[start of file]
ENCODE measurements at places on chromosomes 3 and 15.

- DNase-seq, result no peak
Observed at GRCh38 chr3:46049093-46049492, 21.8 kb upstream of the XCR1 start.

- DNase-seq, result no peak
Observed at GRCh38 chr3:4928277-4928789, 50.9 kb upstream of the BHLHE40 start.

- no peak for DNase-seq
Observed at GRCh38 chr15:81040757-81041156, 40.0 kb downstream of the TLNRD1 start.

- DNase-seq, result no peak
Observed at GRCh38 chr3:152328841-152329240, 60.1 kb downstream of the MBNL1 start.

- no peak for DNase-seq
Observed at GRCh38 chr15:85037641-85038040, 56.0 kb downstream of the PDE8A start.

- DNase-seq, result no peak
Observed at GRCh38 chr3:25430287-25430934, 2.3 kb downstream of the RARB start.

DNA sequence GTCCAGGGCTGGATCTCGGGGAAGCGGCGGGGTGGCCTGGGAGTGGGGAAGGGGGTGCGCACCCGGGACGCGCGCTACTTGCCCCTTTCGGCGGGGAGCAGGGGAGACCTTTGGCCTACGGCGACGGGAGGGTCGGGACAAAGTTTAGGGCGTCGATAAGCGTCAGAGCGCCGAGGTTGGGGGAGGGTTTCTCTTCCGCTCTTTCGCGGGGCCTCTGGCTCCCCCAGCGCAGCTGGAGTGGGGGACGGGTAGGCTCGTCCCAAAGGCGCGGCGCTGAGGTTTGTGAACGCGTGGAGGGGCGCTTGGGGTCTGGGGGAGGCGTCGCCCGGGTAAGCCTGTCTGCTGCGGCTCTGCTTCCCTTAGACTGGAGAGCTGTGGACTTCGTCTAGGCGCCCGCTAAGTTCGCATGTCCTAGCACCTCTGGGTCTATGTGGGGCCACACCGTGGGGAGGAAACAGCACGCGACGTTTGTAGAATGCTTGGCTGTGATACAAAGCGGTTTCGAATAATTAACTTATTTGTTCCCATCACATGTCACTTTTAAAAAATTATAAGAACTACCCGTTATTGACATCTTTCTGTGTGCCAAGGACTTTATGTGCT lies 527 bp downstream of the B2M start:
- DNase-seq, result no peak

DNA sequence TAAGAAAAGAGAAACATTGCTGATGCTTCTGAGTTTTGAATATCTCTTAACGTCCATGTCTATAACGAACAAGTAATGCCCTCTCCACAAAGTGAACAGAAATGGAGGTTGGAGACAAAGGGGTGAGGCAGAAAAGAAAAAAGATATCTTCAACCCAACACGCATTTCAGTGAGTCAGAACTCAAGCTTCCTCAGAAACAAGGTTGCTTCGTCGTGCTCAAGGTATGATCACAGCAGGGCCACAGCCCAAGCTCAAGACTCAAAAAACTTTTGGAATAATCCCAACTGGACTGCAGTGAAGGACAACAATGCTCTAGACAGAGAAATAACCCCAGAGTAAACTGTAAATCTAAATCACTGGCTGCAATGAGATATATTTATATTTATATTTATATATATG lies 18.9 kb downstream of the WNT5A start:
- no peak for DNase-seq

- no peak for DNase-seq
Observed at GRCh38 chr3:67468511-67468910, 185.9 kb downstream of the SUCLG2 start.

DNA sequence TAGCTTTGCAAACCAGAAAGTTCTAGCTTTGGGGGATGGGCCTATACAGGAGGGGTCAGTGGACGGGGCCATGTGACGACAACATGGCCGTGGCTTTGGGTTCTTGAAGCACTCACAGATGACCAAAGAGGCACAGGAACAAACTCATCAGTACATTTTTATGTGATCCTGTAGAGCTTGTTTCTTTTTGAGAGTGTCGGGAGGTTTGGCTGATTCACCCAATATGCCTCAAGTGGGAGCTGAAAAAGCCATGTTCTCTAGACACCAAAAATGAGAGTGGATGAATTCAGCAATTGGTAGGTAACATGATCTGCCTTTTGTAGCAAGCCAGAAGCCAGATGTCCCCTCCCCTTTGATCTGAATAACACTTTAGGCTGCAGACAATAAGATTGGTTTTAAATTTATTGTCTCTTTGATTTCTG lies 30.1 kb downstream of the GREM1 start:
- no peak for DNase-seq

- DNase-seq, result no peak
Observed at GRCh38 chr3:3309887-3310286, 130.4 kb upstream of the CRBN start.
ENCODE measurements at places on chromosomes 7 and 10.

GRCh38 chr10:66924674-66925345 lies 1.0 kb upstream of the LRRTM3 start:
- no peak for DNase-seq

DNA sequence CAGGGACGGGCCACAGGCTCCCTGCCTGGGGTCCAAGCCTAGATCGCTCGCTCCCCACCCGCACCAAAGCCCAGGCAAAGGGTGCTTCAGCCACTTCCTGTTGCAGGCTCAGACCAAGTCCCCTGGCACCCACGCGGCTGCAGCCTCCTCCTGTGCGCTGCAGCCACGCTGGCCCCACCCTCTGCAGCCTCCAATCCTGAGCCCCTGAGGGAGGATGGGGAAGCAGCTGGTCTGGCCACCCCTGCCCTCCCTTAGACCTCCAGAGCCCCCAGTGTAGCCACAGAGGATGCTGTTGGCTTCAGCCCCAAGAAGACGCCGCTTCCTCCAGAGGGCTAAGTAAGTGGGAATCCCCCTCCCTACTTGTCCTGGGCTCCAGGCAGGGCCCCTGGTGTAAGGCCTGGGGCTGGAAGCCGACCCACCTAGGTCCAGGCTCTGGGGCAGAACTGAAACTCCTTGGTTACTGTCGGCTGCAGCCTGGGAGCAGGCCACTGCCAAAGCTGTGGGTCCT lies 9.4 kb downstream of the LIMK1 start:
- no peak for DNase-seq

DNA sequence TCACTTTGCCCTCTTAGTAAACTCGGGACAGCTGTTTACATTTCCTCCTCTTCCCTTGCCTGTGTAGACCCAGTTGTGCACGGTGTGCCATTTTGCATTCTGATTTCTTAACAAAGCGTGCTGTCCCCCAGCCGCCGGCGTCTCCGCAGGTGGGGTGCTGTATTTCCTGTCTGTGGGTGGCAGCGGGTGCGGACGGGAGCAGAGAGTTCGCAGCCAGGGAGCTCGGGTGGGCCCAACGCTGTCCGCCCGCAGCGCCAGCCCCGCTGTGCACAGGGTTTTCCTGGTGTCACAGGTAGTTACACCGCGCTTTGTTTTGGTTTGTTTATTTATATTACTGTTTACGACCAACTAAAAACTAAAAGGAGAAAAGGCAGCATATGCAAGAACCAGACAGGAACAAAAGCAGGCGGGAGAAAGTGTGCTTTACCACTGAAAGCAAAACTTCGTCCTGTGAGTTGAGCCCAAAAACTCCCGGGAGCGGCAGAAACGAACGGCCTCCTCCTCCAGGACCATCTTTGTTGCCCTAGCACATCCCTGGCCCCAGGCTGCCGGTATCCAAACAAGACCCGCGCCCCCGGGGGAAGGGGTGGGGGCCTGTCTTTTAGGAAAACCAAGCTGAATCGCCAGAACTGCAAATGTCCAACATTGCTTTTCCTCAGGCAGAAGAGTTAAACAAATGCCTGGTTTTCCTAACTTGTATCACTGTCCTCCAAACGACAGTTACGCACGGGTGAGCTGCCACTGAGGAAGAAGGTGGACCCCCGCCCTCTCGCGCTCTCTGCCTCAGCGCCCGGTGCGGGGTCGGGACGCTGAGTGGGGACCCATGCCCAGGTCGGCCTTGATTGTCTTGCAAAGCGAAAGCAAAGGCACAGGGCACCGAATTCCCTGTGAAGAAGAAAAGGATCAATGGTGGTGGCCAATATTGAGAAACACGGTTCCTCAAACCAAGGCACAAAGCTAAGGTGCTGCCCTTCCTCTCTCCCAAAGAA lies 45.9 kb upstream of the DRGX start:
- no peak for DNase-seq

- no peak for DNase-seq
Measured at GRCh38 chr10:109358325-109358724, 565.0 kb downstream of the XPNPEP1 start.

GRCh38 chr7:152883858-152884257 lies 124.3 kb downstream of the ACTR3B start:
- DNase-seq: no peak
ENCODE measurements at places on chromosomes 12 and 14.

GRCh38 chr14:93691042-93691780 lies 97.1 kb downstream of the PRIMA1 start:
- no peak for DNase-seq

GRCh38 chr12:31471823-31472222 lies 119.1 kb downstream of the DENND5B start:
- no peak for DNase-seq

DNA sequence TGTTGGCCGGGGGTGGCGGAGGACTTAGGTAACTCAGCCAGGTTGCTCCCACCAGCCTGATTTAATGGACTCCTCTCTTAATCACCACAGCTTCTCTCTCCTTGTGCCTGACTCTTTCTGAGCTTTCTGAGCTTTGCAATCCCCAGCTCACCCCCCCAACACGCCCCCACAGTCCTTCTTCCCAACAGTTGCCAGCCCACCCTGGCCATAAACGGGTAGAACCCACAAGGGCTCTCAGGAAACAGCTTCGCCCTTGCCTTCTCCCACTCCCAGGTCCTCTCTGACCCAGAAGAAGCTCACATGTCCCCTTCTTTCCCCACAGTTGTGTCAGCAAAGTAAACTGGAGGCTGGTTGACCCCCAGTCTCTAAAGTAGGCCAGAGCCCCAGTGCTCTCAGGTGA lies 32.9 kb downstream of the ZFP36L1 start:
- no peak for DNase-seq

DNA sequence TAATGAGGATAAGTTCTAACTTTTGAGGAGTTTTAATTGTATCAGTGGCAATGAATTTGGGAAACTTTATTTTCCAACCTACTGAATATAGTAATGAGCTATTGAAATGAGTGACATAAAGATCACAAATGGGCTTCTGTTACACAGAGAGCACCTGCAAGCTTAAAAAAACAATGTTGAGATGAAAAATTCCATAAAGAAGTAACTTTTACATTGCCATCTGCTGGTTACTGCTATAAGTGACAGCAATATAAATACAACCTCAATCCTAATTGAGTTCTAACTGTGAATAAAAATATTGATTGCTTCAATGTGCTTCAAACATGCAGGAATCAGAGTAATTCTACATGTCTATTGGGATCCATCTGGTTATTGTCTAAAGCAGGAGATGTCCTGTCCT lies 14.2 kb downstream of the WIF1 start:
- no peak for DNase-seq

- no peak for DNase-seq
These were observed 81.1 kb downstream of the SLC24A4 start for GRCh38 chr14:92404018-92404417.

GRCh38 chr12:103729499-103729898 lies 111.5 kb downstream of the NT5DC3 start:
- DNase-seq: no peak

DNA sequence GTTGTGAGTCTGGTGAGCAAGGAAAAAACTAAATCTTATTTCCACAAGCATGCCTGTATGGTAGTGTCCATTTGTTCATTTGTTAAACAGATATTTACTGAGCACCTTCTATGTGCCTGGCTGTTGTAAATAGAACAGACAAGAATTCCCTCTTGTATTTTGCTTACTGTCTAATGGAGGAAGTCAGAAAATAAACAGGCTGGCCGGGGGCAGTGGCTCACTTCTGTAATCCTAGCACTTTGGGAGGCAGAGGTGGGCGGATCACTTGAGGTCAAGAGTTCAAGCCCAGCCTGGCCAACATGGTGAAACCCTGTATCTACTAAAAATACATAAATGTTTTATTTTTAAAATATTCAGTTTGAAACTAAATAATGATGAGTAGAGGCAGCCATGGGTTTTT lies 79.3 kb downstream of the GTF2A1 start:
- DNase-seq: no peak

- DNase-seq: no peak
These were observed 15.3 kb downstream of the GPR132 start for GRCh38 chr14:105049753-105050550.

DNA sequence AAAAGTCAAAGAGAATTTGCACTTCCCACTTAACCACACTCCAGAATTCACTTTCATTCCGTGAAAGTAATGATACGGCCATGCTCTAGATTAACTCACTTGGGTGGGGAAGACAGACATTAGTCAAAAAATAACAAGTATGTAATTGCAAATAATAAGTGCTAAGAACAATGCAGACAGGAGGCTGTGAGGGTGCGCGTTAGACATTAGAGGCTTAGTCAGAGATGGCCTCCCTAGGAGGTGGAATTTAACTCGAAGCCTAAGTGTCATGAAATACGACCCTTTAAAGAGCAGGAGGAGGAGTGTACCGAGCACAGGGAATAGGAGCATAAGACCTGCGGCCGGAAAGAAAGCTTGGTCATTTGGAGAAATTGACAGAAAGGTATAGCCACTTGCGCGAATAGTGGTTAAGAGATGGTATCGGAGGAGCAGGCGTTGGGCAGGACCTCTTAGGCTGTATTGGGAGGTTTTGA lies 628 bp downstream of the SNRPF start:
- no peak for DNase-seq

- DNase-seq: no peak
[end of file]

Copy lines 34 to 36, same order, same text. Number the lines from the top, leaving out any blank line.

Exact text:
- DNase-seq: no peak
ENCODE measurements at places on chromosomes 12 and 14.

GRCh38 chr14:93691042-93691780 lies 97.1 kb downstream of the PRIMA1 start: